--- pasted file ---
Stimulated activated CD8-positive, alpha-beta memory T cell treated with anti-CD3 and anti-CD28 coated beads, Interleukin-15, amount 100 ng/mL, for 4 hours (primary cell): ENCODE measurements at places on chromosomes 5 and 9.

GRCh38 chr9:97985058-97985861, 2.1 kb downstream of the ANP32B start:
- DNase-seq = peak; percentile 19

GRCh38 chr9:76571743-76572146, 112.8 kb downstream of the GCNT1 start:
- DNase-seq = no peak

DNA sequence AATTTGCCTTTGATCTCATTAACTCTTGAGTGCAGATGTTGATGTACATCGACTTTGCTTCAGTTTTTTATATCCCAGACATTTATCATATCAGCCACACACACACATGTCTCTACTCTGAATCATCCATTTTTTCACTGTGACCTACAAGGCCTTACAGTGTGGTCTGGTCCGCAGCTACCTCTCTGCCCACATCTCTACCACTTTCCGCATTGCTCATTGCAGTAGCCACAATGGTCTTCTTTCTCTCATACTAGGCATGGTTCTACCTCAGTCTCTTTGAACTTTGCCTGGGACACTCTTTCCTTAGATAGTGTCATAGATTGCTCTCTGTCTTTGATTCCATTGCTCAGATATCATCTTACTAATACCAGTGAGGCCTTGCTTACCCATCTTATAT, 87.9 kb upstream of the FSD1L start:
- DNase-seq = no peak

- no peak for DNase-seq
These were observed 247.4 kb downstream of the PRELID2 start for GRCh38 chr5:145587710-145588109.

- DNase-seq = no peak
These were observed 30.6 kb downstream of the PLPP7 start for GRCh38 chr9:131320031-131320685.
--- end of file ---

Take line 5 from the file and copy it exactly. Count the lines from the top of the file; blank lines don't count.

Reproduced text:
- DNase-seq = no peak